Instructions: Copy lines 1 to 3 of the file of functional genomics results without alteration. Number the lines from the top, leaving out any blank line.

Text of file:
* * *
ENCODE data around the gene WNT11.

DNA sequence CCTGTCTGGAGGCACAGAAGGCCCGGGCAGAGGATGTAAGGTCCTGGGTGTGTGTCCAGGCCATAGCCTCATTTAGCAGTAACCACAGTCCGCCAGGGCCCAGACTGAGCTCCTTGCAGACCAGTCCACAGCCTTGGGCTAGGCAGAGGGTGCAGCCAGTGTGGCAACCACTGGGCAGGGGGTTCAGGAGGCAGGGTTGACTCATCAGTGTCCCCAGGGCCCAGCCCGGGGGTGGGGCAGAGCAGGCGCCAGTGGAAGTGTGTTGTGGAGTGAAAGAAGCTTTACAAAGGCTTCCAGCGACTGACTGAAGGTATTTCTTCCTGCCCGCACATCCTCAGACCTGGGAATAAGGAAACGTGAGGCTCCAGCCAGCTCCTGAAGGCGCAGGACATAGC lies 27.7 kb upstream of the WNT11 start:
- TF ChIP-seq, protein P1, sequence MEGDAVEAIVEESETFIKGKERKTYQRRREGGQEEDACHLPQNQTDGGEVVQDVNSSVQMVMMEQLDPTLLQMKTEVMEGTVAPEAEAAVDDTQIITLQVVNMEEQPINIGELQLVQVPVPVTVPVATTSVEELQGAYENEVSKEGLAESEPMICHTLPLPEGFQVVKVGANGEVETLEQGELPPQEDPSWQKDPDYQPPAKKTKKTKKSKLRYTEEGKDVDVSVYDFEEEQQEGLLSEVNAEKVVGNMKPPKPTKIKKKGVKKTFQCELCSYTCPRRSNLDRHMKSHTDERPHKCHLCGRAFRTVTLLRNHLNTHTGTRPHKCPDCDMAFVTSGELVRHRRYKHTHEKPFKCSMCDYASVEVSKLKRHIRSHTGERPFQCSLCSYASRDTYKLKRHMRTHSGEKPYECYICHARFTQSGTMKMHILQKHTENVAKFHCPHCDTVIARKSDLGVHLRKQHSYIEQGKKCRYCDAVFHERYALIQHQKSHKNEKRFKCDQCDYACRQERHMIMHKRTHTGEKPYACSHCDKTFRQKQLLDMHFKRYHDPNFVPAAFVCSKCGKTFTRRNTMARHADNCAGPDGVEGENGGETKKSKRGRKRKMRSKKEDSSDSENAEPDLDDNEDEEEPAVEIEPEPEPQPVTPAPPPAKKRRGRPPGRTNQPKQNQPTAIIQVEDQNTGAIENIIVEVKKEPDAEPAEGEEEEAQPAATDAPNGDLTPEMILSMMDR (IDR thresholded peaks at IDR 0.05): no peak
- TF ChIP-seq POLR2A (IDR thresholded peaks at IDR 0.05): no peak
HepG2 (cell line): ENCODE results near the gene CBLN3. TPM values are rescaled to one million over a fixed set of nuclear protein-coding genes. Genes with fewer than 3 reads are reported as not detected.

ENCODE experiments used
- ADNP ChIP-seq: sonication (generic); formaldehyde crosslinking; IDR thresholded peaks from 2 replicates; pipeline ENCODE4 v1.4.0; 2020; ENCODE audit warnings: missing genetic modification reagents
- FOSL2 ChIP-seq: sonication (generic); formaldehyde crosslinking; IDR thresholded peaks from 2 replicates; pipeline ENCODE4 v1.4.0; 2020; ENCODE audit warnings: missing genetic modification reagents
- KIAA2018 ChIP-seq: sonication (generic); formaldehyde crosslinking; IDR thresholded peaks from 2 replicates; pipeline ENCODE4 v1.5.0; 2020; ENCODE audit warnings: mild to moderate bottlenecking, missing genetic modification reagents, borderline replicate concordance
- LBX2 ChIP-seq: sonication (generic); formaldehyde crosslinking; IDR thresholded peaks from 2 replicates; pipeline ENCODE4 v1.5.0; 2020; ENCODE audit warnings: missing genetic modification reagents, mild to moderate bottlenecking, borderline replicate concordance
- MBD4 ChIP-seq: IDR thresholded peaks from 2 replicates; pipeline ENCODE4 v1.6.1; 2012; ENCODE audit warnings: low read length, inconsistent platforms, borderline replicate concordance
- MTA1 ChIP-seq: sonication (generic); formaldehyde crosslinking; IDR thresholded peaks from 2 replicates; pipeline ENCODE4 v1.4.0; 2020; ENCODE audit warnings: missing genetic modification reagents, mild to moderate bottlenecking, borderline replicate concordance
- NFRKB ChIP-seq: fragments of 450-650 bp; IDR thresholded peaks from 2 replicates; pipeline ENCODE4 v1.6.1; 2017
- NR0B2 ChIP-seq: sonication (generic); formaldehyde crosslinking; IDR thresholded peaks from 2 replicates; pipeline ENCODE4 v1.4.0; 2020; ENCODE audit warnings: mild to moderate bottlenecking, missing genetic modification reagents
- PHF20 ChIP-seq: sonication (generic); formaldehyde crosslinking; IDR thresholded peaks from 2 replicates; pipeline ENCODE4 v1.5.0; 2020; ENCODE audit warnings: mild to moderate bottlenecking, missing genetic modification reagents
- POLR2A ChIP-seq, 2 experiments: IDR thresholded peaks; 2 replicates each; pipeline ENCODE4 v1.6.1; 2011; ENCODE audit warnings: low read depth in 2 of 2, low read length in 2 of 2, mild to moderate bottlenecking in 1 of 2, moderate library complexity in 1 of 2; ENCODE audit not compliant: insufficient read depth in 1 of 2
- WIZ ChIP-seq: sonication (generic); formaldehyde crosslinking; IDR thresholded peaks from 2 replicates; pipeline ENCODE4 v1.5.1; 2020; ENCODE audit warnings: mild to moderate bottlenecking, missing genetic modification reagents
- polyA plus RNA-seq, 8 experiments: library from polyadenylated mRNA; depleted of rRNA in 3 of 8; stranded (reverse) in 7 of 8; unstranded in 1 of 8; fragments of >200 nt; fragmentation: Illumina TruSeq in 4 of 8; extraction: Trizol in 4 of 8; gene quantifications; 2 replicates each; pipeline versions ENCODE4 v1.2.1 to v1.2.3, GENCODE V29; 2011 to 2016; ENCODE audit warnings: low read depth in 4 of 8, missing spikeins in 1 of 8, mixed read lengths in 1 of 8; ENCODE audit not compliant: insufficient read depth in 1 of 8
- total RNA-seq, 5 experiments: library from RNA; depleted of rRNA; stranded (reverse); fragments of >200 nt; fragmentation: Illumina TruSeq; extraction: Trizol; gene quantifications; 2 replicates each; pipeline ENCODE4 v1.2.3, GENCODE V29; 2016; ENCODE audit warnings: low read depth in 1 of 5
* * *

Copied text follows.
ENCODE data around the gene WNT11.

DNA sequence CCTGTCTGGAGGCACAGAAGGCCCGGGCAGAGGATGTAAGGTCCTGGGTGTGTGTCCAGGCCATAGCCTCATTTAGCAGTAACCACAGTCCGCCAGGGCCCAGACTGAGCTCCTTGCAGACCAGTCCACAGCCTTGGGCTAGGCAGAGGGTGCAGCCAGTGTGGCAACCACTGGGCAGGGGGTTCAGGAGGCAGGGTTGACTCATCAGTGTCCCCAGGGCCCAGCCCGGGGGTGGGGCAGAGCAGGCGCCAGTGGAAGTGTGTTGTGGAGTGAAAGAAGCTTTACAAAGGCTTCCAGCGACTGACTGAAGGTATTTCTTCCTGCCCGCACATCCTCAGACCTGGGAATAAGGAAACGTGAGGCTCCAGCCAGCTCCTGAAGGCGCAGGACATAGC lies 27.7 kb upstream of the WNT11 start:
- TF ChIP-seq, protein P1, sequence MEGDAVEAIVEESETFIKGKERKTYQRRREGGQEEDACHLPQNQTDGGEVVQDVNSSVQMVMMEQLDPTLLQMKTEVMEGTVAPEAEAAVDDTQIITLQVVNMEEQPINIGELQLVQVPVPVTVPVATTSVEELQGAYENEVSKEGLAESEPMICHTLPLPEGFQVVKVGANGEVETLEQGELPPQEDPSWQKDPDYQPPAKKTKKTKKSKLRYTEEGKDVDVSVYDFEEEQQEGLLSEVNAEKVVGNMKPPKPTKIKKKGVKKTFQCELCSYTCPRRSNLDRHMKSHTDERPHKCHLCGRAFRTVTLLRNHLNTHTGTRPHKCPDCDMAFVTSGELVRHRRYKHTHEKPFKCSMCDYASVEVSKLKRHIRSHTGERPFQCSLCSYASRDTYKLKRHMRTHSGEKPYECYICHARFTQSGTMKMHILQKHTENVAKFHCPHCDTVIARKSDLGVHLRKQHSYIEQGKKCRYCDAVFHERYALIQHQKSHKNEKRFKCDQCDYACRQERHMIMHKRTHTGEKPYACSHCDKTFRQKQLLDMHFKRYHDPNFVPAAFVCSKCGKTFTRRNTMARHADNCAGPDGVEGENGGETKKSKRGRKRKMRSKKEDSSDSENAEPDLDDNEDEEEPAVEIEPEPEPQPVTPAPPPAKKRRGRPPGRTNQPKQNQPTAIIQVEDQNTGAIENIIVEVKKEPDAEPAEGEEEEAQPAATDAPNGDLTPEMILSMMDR (IDR thresholded peaks at IDR 0.05): no peak